A common type of overuse injury of the foot is called Metatarsalgia. More specifically, the term ‘Metatarsalgia’ refers to pain and inflammation in the ball of one’s foot. Interestingly, it is usually viewed as a symptom of other feet conditions, rather than being categorised as a specific condition.
What is Metatarsalgia?
Metatarsalgia, a term used broadly by physicians and other health practitioners to refer to inflammation and or pain experienced on the forefoot, is the most frequent cause of Ball of foot pain.
Most people who are prone to it are those who have participated in activities like running and jumping. Other causes may include foot deformities, and loose or tight shoes. The chief cause of this pain however is overloading the metatarsal and other structures around them because of abnormal leg functioning. This condition can be corrected by full-length functional foot orthotics, changing the way weight is borne by the feet, proper choice of footwear, and relieving the injured part by proper offloading techniques.
Symptoms of metatarsalgia can include:
- Sharp, burning, and aching pain on the part of the sole just behind your toes
- Pain that worsens when you stand or engage in any physical activity but subsides when you stop.
- Sharp or shooting pain, tingling, and numbness in your toes
- A feeling of having a pebble in your shoe
Causes of Metatarsalgia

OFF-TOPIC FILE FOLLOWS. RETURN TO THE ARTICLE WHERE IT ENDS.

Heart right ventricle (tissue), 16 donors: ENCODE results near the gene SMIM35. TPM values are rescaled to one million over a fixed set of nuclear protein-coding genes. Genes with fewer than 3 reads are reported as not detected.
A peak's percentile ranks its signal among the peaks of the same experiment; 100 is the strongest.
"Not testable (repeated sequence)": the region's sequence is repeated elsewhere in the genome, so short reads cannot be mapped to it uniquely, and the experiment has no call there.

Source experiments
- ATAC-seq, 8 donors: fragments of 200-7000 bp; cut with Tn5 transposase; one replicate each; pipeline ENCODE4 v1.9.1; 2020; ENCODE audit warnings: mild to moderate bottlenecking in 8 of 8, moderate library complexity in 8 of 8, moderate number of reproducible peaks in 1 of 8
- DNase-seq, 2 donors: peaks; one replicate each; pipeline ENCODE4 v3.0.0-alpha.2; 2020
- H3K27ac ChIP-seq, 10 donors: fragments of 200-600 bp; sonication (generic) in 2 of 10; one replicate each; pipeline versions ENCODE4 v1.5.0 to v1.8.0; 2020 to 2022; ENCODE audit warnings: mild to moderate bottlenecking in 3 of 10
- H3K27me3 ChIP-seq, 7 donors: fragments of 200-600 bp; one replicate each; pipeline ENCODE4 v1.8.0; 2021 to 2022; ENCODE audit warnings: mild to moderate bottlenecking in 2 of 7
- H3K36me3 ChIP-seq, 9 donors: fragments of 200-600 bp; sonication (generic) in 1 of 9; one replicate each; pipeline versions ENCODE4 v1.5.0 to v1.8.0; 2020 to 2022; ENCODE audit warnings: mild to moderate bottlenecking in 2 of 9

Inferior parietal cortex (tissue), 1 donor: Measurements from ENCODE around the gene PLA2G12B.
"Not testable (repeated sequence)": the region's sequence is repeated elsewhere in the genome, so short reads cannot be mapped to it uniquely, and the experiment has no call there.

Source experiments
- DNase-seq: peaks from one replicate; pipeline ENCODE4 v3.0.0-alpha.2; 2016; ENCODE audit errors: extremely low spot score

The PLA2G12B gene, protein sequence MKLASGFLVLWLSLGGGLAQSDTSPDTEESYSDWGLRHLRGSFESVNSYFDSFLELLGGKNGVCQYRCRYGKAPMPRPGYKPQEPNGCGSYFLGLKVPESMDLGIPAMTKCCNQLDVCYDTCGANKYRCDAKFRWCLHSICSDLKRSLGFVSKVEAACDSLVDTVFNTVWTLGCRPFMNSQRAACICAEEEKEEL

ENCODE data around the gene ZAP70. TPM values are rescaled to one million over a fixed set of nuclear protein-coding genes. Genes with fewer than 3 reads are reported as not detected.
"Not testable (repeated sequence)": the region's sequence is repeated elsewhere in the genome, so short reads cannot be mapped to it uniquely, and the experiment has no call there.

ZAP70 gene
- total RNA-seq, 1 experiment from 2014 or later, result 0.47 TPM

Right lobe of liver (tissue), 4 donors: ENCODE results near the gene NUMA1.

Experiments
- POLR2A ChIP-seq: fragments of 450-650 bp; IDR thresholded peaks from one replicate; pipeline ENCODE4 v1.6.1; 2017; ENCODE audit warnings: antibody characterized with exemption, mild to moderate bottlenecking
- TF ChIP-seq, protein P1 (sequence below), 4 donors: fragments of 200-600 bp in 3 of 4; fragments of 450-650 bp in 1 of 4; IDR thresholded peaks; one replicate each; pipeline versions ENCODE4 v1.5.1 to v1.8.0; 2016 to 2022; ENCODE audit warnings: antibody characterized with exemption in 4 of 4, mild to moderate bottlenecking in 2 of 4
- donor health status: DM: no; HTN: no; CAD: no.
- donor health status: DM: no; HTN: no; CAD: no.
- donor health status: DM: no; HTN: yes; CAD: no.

A single factor can lead to this condition, but in most cases, the following factors may contribute:
Intense activity/ training– people who engage in a lot of exercise, especially long-distance runners, face the risk of suffering from metatarsalgia. People who participate in high-impact activities also face this danger primarily because the feet absorb most of the pressure. This condition is most dominant when one wears shoes that don’t fit well.
Certain foot shapes– conditions like having a long arch can cause this problem. Similarly, having the second toe longer than the first one may cause more pressure than required to be cast on it.
Foot deformities– high heeled shoes or those that are too small/narrow may cause feet to curl downwards or cause a swollen bump at the base of the first metatarsal, thus causing metatarsalgia.
Excess weight– when we move, most of the body’s weight is moved to the forefoot. This means the weight goes to the metatarsals. When one has more weight, he or she is more prone to get this condition.
Poor Footwear– among women, high heeled shoes are the major cause. They transfer most of their weight to the toes. Shoes that lack support, with a narrow toe box, or those that lack padding can also cause metatarsals.
Stress fractures– pain caused by small fractures in the toe bones may change the way you distribute weight on your foot.
Morton’s Neuroma– is a noncancerous growth of fibrous tissues between the third and fourth metatarsal heads. Its symptoms are similar to those of metatarsalgia. It may as well contribute to metatarsal stress.
- Those who participate in high impact sports like jumping and running.
- Those who wear shoes that don’t fit well, like high heels, tight or loose shoes, and shoes with spikes.
- Obese or overweight people.
- Those with other foot conditions like hammertoe and calluses.
- Those with inflammatory arthritis, for example rheumatoid arthritis.
If metatarsalgia is not treated, it may cause pain in other parts of your body, for example the opposite foot, the same foot, the hip, and the lower back, mostly due to limping.Contact us on 03 9077 5915 for further assessment and treatment.